The FAST project was disbanded as a formal ICR research effort in 2010, but several of the individual scientists continue to conduct field work and report on their findings in various journals and conferences. Prior to the FAST project, Dr. Austin completed multiple research projects during his long tenure as Research Scientist at ICR. His interests included major geology studies at Grand Canyon,1, 2, 3, 4 Mount St. Helens,5, 6, 7 Yellowstone National Park,8 Mammoth Lakes, Yosemite National Park, Alaska, Argentina,9 and Israel.10

He and his students were responsible for developing a young-earth catastrophic Flood model for the formation of the strata exposed at Grand Canyon. He discovered an extensive layer of fossilized nautiloids midway down the Redwall Limestone of Grand Canyon, which invalidated the conventional explanation for the its formation in an ancient, placid sea. He developed an explanation for the rapid formation of Grand Canyon by the catastrophic release of entrapped Flood waters in the basins of northern Arizona, Utah, New Mexico, and Colorado. He critiqued conventional long-age dates derived from radioisotope dating for rocks in the Grand Canyon, and was a member of the RATE project, which developed a young-earth explanation for the age of the earth.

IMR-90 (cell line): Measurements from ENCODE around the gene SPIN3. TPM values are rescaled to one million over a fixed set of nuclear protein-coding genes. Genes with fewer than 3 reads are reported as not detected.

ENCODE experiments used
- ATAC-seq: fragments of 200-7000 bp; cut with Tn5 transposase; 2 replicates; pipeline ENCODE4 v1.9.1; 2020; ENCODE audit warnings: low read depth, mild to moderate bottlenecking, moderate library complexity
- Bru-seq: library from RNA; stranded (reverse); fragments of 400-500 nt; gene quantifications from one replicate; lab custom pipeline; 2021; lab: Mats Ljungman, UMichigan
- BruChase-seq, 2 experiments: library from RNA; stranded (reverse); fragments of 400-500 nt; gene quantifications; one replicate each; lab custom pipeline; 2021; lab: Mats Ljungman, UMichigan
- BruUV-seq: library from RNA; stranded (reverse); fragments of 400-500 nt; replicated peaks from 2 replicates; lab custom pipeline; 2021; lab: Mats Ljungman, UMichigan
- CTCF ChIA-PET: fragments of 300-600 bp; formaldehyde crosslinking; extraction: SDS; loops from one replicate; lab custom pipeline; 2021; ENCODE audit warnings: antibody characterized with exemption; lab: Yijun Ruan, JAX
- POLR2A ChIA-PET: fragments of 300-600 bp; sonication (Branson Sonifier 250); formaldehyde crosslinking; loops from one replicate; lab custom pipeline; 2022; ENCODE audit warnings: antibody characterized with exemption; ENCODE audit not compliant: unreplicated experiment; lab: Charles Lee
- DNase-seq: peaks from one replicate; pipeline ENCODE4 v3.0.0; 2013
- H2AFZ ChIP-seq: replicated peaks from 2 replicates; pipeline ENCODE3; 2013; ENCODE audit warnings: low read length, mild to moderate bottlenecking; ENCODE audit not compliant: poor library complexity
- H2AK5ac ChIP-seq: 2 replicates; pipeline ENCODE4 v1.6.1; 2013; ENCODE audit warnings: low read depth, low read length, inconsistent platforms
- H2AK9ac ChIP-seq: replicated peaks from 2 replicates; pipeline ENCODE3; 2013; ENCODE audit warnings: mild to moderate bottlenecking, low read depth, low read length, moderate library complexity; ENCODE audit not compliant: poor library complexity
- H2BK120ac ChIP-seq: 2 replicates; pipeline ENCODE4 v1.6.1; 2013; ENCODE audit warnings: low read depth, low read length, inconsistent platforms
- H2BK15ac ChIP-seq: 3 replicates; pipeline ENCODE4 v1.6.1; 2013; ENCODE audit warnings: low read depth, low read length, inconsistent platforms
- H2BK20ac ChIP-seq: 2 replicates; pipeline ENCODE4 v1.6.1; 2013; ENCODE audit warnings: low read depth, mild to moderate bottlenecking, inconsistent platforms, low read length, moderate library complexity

Dr. Austin made numerous trips to Mount St. Helens before and after it erupted in 1980, and investigated numerous geologic processes that supported a catastrophic Flood model, such as rapid erosion of solid rock; deposition of multiple sedimentary layers; and the development of fossil forests from upright tree layers in the bottom of Spirit Lake. His research on upright tree layers led to a revision to the conventional explanation for the formation of the fossil forests in Yellowstone National Park.